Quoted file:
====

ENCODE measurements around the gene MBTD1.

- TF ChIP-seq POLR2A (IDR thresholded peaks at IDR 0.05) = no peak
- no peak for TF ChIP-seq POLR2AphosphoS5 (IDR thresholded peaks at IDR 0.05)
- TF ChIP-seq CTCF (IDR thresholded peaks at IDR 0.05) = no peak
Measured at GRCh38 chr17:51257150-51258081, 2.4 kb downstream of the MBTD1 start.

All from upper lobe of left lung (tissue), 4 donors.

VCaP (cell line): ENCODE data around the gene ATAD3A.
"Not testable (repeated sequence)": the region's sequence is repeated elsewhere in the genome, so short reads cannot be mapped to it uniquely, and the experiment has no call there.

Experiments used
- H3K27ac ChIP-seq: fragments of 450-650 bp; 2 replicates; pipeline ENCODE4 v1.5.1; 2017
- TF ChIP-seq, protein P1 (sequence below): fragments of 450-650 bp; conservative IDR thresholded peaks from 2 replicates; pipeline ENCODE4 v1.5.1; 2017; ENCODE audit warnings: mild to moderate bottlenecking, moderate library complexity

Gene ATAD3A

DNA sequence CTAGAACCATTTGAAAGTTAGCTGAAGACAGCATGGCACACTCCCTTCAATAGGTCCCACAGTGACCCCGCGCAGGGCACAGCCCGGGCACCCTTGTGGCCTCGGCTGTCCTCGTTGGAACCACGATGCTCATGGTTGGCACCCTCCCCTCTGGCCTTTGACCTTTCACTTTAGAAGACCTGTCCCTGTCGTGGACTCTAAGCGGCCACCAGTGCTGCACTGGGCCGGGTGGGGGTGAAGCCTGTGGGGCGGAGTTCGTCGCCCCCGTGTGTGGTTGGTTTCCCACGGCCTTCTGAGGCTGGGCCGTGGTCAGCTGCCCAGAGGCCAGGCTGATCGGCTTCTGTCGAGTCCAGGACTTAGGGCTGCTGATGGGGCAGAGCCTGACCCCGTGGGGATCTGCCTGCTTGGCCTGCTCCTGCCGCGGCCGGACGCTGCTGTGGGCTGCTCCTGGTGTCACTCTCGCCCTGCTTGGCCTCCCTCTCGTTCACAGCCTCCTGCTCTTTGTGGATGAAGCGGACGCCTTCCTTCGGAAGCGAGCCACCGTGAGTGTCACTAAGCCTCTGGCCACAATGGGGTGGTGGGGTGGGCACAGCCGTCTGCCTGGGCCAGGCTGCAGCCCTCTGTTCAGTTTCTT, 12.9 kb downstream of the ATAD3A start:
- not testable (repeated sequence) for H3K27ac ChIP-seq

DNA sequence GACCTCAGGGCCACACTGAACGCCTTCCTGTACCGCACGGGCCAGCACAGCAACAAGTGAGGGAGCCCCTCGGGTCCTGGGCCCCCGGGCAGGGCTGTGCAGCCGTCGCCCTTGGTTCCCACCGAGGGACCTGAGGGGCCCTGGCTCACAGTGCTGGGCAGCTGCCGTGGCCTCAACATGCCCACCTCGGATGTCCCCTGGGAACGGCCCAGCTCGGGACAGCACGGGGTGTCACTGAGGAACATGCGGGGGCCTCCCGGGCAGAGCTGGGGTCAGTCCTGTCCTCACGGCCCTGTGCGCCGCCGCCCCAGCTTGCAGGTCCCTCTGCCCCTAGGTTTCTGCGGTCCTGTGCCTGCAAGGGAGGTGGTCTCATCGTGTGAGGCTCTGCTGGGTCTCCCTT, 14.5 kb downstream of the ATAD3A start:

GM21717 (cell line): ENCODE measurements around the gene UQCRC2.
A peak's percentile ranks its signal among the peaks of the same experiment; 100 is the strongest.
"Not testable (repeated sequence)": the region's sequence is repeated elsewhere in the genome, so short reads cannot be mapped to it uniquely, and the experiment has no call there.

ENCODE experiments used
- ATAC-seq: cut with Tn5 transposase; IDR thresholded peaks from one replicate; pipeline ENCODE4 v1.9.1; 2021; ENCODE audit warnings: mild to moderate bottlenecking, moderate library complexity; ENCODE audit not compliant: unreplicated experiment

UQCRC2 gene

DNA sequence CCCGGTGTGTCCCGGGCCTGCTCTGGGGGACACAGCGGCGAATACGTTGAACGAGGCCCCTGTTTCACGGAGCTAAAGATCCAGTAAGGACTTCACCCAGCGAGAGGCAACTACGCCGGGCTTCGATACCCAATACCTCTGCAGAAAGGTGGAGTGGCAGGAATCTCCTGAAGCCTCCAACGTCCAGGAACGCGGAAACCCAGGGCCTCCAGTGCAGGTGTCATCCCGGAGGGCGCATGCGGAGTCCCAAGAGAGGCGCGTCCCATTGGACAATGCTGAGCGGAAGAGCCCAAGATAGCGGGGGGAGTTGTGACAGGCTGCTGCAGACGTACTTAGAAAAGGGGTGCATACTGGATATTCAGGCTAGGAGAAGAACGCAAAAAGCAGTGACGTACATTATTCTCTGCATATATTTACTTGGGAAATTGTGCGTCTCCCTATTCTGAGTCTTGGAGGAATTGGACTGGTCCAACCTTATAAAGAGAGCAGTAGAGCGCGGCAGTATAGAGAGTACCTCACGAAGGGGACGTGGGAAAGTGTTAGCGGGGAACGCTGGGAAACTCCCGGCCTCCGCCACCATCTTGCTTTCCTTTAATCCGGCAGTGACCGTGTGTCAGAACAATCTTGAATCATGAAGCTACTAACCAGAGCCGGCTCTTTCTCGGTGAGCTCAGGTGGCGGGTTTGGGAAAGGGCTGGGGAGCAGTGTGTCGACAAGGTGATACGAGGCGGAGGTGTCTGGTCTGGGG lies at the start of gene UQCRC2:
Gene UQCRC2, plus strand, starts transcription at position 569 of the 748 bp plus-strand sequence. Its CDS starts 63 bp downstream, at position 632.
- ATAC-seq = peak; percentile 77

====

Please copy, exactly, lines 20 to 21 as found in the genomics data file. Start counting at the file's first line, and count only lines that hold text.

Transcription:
- ATAC-seq: cut with Tn5 transposase; IDR thresholded peaks from one replicate; pipeline ENCODE4 v1.9.1; 2021; ENCODE audit warnings: mild to moderate bottlenecking, moderate library complexity; ENCODE audit not compliant: unreplicated experiment

UQCRC2 gene